There's plenty of white collar crime in this world and Ponzi schemes are a large part of them. The Ponzi scheme originated with Charles Ponzi in 1919 who cheated the Postal Service via prepaid stamps.
Recently politician Melissa Howard was forced to drop out of the race for a seat in the Florida House after it was discovered that she had forged her diploma from Miami University.
A 28-year-old Miami Dade police officer is being brought up on charges for being part of a ring of students who stole more than a half a million dollars from the IRS by filing phony income tax returns. While a student at Miami-Dade College (MDC) in 2013, Ebony Nesbitt, was allegedly part of a group of students who used the names and Social Security numbers of over 600 taxpayers to receive thousands of dollars into their Higher One college bank accounts that were used for receiving financial aid and tuition-paying purposes.
A South Florida couple was arrested 200 miles from the Canadian border in Maine earlier this year, accused of a particular type of fraud that has affected many people in Miami and the South Florida area. While on vacation, the couple had enjoyed themselves by spending money on meals and shopping sprees to stores like Best Buy, Sears, and Walgreens. The only problem was that they were spending money that didn't belong to them. This South Florida couple was using stolen credit and debit cards that were cloned elsewhere in June 2016.
Usually when we think of identity theft, we think of stolen credit cards, social security numbers, and fake bank accounts. However, in this new age of social media, a stolen identity can also show up online in places like Twitter.
One Miami man won't be living in the luxurious homes he has been used to thanks to his part in a $20 million mortgage fraud that spanned from South Beach to Ft. Lauderdale. Now, he'll spend 15 years in prison and have five years of supervised release following his prison time. That comes out to roughly one year of federal corrections supervision for each million dollars of fraud.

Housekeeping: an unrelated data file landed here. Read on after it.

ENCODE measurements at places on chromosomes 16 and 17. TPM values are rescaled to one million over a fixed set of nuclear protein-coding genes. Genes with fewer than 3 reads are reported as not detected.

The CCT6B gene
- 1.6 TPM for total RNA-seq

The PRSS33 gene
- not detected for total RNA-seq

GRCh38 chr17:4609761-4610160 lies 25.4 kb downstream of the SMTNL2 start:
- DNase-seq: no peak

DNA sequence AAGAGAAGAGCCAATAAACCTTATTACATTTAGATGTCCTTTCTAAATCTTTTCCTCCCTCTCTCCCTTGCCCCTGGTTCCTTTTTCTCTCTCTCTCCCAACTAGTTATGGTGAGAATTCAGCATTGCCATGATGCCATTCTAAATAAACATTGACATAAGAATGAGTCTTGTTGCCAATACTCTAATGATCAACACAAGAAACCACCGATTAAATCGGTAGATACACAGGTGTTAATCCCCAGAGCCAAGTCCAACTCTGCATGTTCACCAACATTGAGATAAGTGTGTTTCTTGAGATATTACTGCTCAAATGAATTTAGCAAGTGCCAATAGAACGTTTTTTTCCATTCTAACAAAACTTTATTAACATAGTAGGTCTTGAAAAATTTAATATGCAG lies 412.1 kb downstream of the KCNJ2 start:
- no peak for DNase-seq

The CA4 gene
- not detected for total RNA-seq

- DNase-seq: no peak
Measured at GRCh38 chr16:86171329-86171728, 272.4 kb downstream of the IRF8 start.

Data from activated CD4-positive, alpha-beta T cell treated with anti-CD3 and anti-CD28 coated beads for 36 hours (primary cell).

White-collar crimes may not always be as obvious a crime as something like a murder or a robbery. Many times, these are crimes committed by people you would never expect to be involved in criminal activities. White-collar crimes often happen "on paper," and the prosecution needs to prove something as subjective as "intent" in order to prove that a crime was actually committed.
Money laundering has a long history as being a white-collar crime connected to various types of illegal activities such as the drug or sex trade, and any activities involving cross-border smuggling. In South Florida, we have heard many stories throughout our history of illegal drug money being laundered through legitimate businesses in the area. But what exactly does it mean to launder money? And what are the implications of a crime like money laundering?
White Collar Crime is a term that commonplace in news outlets across the globe. These criminal acts include such offenses as embezzlement, bribery, money laundering, racketeering, and other financial crimes related to financial or property gain. It can also include the avoidance of a loss of finances or property and other deceptive acts from businesses and government professionals.
In an odd case of fraud usually reserved for the silver screen, $3.6 million was stolen from a Miami Beach City Hall bank account over six months. The city named a couple of suspects that they believe may have been involved in the scandal; however, it is inconclusive as to who syphoned the money from the account. Though two longstanding employees resigned just after the discovery, they were not deemed suspects in the situation.